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Gewählte Publikation:

Adede, C; Oboko, R; Wagacha, PW; Atzberger, C.
(2019): A Mixed Model Approach to Vegetation Condition Prediction Using Artificial Neural Networks (ANN): Case of Kenya's Operational Drought Monitoring
REMOTE SENS-BASEL. 2019; 11(9), 1099 FullText FullText_BOKU

Abstract:
Droughts, with their increasing frequency of occurrence, especially in the Greater Horn of Africa (GHA), continue to negatively affect lives and livelihoods. For example, the 2011 drought in East Africa caused massive losses, documented to have cost the Kenyan economy over 12 billion US dollars. Consequently, the demand is ever-increasing for ex-ante drought early warning systems with the ability to offer drought forecasts with sufficient lead times The study uses 10 precipitation and vegetation condition indices that are lagged over 1, 2 and 3-month time-steps to predict future values of vegetation condition index aggregated over a 3-month time period (VCI3M) that is a proxy variable for drought monitoring. The study used data covering the period 2001-2015 at a monthly frequency for four arid northern Kenya counties for model training, with data for 2016-2017 used as out-of-sample data for model testing. The study adopted a model space search approach to obtain the most predictive artificial neural network (ANN) model as opposed to the traditional greedy search approach that is based on optimal variable selection at each model building step. The initial large model-space was reduced using the general additive model (GAM) technique together with a set of assumptions. Even though we built a total of 102 GAM models, only 20 had R-2 0.7, and together with the model with lag of the predicted variable, were subjected to the ANN modelling process. The ANN process itself uses the brute-force approach that automatically partitions the training data into 10 sub-samples, builds the ANN models in these samples and evaluates their performance using multiple metrics. The results show the superiority of 1-month lag of the variables as compared to longer time lags of 2 and 3 months. The best ANN model recorded an R-2 of 0.78 between actual and predicted vegetation conditions 1-month ahead using the out-of-sample data. Investigated as a classifier distinguishing five vegetation deficit classes, the best ANN model had a modest accuracy of 67% and a multi-class area under the receiver operating characteristic curve (AUROC) of 89.99%.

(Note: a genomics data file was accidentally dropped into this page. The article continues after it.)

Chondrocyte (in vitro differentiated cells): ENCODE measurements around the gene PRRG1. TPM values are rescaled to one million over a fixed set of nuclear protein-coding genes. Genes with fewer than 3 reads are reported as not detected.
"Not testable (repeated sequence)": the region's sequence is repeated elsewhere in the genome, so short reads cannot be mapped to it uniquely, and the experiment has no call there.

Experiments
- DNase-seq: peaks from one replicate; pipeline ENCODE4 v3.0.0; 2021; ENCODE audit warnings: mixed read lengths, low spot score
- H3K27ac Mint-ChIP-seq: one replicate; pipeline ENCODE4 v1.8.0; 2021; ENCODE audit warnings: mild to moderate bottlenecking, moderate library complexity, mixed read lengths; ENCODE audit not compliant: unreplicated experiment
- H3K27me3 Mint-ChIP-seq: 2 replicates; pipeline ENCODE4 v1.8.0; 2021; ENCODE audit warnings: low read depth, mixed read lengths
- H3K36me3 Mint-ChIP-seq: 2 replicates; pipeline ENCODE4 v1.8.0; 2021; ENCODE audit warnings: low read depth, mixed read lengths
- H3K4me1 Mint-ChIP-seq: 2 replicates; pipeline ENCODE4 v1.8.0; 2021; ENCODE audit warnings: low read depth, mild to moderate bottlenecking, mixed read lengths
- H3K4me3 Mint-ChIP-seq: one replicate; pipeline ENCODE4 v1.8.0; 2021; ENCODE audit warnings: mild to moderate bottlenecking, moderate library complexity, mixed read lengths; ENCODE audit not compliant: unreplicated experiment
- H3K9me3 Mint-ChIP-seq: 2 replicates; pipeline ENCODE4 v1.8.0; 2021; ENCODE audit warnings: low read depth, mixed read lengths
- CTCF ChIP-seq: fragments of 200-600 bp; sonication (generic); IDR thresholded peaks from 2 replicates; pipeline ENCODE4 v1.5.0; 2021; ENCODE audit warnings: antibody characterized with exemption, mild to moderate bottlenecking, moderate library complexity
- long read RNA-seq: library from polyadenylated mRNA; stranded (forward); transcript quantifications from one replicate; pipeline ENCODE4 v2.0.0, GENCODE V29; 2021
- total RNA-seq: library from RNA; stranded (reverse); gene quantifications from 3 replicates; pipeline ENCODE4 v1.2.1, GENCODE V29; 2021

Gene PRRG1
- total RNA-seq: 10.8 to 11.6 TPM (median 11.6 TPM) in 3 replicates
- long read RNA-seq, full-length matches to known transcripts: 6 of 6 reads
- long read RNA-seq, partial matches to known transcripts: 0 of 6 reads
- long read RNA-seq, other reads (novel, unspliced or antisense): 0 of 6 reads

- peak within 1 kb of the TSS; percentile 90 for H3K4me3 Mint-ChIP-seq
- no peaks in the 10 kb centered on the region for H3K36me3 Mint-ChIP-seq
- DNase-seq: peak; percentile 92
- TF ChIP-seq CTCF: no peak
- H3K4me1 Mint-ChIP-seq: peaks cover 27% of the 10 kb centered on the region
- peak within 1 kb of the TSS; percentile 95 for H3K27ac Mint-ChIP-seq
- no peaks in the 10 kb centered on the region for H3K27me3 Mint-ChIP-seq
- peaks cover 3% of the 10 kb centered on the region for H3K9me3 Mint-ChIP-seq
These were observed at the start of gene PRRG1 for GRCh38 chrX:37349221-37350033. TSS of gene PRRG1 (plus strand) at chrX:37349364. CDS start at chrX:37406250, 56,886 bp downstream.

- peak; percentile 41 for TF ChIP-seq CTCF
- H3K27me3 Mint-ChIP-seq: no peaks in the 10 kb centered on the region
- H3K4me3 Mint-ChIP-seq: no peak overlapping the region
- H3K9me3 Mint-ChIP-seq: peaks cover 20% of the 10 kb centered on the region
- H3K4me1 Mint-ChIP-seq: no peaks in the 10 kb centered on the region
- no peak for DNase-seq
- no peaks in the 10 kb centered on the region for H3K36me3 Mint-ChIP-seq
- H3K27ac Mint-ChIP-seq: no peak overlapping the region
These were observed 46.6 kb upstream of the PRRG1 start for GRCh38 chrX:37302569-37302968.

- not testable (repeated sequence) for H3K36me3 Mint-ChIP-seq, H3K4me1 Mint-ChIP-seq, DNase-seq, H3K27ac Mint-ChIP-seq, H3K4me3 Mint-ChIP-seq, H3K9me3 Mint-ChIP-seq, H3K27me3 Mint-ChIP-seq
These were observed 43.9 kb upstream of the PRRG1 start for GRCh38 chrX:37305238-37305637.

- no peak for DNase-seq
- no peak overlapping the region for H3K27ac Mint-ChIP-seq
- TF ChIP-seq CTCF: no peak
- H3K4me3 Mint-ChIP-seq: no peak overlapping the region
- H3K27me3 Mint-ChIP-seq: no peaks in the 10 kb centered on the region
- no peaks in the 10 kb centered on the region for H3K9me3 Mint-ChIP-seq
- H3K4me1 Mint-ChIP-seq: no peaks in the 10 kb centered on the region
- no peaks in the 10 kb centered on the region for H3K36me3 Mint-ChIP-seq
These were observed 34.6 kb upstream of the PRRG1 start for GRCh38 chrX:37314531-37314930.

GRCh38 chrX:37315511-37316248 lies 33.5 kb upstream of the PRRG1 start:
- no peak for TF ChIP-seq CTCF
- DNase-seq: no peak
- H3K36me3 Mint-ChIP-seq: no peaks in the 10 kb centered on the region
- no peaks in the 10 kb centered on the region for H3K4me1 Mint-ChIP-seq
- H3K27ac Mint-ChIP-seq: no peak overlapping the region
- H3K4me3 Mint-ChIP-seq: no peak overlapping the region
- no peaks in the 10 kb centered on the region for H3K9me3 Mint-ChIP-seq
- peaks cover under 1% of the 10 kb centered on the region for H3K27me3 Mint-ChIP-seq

Autor/innen der BOKU Wien:
Atzberger Clement
BOKU Gendermonitor:


Find related publications in this database (Keywords)
general additive model
drought risk management
early warning system
model selection
overfitting
cross-validation


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